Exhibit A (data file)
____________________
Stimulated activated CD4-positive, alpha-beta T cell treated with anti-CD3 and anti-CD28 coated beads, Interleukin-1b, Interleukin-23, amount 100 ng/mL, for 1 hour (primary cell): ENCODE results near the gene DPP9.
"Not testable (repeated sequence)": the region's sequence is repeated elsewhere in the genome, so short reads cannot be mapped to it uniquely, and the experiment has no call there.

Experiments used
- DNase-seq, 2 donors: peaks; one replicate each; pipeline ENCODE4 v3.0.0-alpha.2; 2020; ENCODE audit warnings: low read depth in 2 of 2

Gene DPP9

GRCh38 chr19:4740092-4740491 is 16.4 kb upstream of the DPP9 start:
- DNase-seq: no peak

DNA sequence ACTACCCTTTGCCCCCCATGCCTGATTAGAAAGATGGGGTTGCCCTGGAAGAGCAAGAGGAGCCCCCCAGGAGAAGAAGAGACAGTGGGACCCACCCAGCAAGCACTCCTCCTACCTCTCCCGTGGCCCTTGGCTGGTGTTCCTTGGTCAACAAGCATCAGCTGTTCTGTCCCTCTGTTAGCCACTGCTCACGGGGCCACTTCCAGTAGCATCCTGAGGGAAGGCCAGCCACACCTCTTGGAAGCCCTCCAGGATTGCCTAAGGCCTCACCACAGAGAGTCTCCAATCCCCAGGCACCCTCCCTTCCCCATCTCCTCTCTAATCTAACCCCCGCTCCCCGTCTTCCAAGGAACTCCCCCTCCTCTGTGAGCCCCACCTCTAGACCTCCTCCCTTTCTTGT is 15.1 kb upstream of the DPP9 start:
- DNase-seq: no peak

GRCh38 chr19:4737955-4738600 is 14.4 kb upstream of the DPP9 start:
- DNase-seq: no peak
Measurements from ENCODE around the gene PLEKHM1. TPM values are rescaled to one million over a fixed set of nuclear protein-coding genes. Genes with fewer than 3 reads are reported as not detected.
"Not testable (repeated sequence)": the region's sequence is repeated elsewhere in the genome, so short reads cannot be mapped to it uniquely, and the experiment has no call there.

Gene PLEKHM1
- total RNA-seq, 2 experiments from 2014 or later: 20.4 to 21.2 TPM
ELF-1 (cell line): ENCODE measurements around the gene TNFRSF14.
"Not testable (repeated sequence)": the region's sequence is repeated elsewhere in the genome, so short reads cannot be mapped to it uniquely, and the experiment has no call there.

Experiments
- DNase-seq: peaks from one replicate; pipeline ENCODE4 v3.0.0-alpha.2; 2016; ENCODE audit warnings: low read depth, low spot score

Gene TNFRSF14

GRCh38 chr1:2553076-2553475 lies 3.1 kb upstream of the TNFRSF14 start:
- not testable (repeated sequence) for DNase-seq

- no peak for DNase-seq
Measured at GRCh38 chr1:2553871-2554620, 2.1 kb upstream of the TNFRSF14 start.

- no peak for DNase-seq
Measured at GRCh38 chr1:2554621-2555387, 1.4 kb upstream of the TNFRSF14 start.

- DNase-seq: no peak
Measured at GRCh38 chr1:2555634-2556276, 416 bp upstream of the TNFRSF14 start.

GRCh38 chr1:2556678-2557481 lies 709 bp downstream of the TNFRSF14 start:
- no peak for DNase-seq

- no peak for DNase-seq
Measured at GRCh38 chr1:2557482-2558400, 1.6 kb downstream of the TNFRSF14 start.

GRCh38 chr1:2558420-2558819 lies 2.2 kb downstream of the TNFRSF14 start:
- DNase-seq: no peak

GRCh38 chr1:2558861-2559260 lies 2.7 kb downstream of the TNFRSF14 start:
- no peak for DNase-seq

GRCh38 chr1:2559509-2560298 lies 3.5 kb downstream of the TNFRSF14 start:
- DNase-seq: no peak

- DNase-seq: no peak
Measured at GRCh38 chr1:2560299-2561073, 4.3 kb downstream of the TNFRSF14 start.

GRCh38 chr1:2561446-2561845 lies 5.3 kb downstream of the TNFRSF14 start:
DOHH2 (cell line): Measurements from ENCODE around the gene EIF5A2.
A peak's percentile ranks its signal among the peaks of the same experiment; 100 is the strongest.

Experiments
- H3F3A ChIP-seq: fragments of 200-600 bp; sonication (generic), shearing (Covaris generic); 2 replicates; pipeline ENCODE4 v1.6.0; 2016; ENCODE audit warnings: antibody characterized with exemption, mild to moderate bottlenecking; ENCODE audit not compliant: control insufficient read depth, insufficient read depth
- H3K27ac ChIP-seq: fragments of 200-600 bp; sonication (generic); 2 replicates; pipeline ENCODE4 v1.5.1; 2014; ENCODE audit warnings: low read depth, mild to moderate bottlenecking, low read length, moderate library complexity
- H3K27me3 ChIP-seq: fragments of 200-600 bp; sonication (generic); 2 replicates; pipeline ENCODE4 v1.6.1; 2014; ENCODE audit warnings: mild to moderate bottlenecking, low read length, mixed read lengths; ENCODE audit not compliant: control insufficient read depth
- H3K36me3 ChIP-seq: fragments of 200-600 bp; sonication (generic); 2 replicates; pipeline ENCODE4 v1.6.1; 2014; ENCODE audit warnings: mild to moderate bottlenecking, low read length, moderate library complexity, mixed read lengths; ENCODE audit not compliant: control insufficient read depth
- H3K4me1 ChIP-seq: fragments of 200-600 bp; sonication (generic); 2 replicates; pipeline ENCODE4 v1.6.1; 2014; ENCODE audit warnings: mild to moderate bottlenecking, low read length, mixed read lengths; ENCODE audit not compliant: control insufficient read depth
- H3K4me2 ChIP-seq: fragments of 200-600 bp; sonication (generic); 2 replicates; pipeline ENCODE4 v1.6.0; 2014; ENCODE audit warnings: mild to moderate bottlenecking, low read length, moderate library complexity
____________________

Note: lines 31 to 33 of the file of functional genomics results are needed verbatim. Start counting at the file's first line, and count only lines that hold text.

- no peak for DNase-seq
Measured at GRCh38 chr1:2557482-2558400, 1.6 kb downstream of the TNFRSF14 start.

GRCh38 chr1:2558420-2558819 lies 2.2 kb downstream of the TNFRSF14 start: